Don’t Leave Until You Meet Your Goal

Networking can be challenging even for the most out-going, but you need to make sure you are getting ROI for each event that you attend. Make the goal to not leave the event until you talk to every single person on your list. This doesn’t mean launching into a funding or sales pitch; in fact, save that for later. It just means that you made a personal one-on-one connection with every person you intended to meet, that way when you follow up they will remember you, hopefully fondly.

Follow Up

Follow each person you had a conversation with on Twitter and tweet how lovely it was to meet them, or if they were a speaker, how amazing their speech was. Connect with them on LinkedIn and send them a follow up email, this time with your ask, or just a note about how you would like to meet again.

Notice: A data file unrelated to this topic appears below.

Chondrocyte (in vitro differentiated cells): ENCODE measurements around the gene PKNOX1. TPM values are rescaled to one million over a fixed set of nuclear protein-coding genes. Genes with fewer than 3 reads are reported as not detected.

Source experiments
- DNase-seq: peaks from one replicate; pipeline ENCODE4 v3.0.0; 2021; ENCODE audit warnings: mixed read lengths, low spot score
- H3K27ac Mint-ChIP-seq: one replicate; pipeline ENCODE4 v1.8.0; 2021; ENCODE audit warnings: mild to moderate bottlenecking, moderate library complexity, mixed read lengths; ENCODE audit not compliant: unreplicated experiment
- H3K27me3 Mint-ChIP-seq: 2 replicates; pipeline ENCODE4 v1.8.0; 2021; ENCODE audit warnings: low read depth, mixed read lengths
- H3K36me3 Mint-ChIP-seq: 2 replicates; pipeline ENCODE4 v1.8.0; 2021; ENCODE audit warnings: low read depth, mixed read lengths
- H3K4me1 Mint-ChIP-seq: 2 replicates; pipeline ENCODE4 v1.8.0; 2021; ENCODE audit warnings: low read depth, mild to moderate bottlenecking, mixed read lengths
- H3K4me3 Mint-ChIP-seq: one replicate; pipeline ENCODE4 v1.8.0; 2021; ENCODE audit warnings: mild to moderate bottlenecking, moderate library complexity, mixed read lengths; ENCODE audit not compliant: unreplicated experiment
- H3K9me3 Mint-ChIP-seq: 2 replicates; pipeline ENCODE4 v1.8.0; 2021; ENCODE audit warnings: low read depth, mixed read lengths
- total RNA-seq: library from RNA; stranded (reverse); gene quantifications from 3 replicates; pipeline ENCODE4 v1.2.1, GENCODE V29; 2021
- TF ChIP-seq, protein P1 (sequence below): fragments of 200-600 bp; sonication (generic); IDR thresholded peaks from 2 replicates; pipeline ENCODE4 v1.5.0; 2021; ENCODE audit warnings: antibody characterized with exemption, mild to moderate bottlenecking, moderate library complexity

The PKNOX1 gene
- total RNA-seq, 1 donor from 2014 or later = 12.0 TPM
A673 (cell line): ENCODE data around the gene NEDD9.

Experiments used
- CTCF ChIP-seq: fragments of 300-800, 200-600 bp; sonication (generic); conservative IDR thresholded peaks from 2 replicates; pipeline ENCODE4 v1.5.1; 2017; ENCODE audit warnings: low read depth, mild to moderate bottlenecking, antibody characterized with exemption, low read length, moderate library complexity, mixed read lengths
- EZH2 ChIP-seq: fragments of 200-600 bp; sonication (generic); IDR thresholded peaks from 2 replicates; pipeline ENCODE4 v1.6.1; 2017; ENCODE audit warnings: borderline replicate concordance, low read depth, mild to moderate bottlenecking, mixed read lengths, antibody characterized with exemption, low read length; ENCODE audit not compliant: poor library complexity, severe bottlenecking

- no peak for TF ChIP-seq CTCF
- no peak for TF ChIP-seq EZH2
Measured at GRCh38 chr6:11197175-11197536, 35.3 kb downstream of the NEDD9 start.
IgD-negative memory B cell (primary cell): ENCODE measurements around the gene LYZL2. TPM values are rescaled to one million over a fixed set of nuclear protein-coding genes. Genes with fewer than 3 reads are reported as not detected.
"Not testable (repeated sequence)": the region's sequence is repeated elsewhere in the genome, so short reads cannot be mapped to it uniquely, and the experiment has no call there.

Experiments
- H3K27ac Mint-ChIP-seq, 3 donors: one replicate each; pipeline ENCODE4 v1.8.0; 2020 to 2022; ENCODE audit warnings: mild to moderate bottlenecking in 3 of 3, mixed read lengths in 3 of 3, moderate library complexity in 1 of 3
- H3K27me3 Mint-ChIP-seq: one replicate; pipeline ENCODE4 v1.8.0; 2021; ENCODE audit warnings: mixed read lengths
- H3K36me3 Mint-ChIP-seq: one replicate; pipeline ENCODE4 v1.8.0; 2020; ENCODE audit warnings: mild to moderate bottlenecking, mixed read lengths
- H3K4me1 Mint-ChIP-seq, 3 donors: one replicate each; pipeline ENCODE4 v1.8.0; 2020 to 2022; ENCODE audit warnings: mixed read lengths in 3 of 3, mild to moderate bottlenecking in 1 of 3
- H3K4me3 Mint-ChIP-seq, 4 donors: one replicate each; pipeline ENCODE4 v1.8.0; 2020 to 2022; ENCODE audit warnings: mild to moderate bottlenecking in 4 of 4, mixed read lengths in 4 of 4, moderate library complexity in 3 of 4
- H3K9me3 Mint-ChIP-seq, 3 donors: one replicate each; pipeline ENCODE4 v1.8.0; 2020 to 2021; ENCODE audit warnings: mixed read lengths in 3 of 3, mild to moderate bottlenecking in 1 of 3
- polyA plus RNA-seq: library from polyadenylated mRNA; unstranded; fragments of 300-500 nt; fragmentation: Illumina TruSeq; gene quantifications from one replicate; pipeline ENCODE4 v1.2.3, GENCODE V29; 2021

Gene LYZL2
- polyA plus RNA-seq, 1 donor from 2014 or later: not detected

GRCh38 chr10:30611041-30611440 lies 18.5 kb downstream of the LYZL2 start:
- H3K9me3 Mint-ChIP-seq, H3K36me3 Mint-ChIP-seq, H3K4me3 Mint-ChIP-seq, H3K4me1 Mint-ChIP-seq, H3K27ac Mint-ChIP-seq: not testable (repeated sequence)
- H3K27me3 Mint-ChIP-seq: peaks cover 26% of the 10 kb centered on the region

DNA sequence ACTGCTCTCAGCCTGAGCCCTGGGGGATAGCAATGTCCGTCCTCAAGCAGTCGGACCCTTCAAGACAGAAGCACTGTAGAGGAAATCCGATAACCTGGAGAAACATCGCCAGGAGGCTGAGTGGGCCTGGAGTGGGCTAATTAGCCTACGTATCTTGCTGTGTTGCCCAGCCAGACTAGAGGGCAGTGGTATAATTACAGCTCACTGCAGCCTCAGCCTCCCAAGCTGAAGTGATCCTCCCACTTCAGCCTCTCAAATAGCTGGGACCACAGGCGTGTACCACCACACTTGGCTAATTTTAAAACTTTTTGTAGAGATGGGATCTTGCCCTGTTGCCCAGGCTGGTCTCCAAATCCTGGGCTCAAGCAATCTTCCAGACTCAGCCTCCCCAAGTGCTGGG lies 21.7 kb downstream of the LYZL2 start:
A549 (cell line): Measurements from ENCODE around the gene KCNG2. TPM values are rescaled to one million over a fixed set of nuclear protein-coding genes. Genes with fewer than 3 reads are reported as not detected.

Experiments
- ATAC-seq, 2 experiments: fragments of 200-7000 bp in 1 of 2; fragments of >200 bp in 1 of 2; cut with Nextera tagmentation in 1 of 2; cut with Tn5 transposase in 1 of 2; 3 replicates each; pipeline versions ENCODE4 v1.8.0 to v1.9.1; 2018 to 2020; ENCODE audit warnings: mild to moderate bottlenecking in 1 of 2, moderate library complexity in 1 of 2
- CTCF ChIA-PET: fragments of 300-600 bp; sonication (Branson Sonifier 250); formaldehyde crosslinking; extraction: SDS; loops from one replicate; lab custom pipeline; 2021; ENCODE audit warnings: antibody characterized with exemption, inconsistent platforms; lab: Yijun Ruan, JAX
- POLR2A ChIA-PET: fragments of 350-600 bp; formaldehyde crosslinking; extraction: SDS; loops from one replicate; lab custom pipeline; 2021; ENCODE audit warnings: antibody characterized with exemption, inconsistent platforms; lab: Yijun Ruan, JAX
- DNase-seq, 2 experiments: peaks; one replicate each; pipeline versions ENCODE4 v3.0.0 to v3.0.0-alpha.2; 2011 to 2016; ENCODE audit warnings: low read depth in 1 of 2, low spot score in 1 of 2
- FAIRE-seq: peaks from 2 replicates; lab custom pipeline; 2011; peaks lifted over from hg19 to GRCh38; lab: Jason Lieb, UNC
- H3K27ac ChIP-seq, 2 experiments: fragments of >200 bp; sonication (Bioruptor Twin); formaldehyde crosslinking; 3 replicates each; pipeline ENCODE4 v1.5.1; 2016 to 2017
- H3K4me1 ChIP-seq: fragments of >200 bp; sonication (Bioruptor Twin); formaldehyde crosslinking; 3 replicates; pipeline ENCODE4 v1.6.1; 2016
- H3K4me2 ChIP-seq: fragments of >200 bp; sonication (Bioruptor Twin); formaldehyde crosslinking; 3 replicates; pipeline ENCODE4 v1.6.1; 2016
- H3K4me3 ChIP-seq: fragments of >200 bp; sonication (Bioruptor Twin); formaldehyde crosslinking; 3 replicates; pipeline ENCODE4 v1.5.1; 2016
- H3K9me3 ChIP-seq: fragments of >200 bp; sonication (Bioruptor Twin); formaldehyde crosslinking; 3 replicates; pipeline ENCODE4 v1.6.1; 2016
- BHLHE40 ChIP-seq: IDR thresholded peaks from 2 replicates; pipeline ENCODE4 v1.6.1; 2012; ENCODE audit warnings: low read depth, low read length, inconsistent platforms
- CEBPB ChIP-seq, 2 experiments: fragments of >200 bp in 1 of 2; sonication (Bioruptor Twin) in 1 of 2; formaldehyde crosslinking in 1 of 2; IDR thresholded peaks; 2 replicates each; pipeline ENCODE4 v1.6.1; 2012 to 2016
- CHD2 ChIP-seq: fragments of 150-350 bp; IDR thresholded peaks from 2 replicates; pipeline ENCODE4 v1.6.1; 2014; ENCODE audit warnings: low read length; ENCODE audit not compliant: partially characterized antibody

Networking, especially in the overly saturated conference scene can be challenging, but if you go in with clear goals and the idea that you are warming up leads, rather than doing a cold sale, your event ROI will go through the roof.

Use Technology To Your Advantage

Maybe you are moving to Berlin and aren’t exactly sure what you want out of the city or who you should meet. Weave pairs you with other professionals based on your location. You see their photo and LinkedIn profile, and just like with Tinder, just swipe left to pass, or right to initiate a chat or express interest in meeting up. This can be a great way to meet people at companies you might be interested in applying to, or just to bounce ideas off of other people in your field. Also, depending on your relationship status, Tinder is a great way to meet like minded Berliners. 70% of my Tinder matches are in the startup scene, including founders, investors, and mentors. While my goal of online dating was not networking it oddly ended up that way.